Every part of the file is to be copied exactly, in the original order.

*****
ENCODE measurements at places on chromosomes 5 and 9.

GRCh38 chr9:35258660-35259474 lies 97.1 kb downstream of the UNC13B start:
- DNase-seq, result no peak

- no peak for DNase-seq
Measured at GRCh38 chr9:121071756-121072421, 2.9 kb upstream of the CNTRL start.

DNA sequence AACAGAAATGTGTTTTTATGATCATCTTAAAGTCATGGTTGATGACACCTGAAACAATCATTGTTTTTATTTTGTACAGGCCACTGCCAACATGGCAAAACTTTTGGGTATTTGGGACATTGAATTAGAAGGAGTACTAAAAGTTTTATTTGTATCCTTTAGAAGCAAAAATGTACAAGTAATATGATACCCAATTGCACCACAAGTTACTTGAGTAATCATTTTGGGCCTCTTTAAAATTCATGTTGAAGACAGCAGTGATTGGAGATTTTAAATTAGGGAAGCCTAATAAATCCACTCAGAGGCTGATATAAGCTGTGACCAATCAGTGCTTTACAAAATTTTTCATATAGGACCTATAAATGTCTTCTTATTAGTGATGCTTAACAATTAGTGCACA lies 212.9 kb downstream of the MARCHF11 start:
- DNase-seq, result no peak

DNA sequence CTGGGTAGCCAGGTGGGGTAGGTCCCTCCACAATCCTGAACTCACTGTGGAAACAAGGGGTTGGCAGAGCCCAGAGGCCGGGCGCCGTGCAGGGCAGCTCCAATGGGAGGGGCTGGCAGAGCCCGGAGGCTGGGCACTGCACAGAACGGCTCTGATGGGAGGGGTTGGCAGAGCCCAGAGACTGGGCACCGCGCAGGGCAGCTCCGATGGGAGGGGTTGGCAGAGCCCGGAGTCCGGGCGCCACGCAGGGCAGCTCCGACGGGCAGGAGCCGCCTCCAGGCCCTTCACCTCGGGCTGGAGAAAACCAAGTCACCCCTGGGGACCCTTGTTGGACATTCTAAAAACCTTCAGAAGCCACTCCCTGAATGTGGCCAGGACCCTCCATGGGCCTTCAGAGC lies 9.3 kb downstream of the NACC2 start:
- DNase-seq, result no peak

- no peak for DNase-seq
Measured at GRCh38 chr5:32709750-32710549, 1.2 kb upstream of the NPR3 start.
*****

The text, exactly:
ENCODE measurements at places on chromosomes 5 and 9.

GRCh38 chr9:35258660-35259474 lies 97.1 kb downstream of the UNC13B start:
- DNase-seq, result no peak

- no peak for DNase-seq
Measured at GRCh38 chr9:121071756-121072421, 2.9 kb upstream of the CNTRL start.

DNA sequence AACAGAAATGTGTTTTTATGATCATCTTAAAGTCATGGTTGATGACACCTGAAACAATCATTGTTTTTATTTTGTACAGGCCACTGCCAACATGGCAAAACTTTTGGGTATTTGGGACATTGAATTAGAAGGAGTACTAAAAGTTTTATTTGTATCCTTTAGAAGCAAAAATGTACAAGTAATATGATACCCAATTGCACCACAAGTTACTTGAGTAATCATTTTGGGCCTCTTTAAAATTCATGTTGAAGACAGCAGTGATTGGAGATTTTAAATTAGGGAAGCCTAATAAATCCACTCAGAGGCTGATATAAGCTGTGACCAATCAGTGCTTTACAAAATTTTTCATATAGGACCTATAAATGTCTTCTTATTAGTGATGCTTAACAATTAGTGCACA lies 212.9 kb downstream of the MARCHF11 start:
- DNase-seq, result no peak

DNA sequence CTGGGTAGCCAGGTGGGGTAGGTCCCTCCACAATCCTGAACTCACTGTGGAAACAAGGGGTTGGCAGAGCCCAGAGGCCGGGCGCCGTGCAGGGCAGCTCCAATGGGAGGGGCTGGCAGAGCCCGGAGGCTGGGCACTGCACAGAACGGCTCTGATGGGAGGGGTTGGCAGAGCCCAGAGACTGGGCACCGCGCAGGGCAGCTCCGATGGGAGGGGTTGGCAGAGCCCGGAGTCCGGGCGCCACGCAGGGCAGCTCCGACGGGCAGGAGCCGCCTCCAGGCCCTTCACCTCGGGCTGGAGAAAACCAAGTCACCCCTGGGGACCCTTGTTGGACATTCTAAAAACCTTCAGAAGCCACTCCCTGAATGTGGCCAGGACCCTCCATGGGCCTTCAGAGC lies 9.3 kb downstream of the NACC2 start:
- DNase-seq, result no peak

- no peak for DNase-seq
Measured at GRCh38 chr5:32709750-32710549, 1.2 kb upstream of the NPR3 start.